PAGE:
“I’m here to explain, not tell.”
David Frost is the opposite of the strident, high-voltage Brexiteer. Boris Johnson’s Europe adviser does not possess the bombast of a Nigel Farage. Instead, the U.K.’s chief negotiator comes across as a mild-mannered, suburban bank manager, patiently running through the terms and conditions on a new product — in this case, explaining to a skeptical Brussels audience that Brexit is in fact an exciting “revolution.”
Frost’s speech at the Université Libre de Bruxelles Monday evening — a rare public appearance for an influential figure driving Johnson’s Brexit policy — was part history lesson and part exercise in red line drawing. The U.K. government is comfortable with the hardest of Brexits on trade: tariff barriers, quotas and the rest. “We understand the trade-offs. Some people say we don’t but we do,” he said.
But Frost also wanted to paint Brexit not as some freak event — an aberration that jilted Remainers might reverse in a decade — but rather running with the grain of history. Even as other anti-EU movements in France, Italy, the Netherlands and elsewhere are toning down their rhetoric in the face of the realities of the U.K.’s departure, Frost sought to frame Brexit as part of a Continent-wide counter-revolution against the EU. When voters can’t effect change, he said, “opposition becomes expressed as opposition to the system itself.”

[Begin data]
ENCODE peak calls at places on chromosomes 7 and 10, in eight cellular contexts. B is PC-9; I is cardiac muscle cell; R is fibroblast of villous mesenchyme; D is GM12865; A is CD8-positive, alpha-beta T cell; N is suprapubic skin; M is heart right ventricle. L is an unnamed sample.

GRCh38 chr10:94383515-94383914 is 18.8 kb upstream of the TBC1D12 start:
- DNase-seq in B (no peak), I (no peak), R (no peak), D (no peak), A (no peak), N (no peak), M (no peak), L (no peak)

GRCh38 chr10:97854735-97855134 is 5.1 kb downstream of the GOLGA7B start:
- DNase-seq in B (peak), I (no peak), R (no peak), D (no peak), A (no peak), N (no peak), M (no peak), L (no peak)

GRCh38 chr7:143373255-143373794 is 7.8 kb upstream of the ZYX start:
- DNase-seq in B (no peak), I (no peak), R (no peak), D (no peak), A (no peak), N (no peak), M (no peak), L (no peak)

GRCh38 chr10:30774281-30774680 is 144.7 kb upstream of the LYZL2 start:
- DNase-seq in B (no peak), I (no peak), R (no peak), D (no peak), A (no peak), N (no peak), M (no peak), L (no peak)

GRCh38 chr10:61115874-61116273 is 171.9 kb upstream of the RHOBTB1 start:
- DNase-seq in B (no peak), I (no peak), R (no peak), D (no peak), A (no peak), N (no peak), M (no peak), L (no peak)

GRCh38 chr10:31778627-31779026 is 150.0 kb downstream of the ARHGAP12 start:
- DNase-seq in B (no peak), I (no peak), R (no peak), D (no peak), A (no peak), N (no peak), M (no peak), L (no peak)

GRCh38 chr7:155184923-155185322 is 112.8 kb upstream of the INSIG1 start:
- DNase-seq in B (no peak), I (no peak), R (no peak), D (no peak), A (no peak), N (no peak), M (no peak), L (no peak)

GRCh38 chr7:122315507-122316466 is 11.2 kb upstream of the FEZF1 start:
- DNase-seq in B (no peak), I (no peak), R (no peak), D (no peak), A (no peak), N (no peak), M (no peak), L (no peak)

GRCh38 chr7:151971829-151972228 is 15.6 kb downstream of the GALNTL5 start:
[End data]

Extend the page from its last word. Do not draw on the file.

Britain was first to the door because it had always felt an ambivalent “political absenteeism” from the European project. Rather than Brexit being an unexpected happening, Frost suggested that “Britain was more like a guest who’d had enough of a party whilst trying to find a way to slip out.”
With the U.K.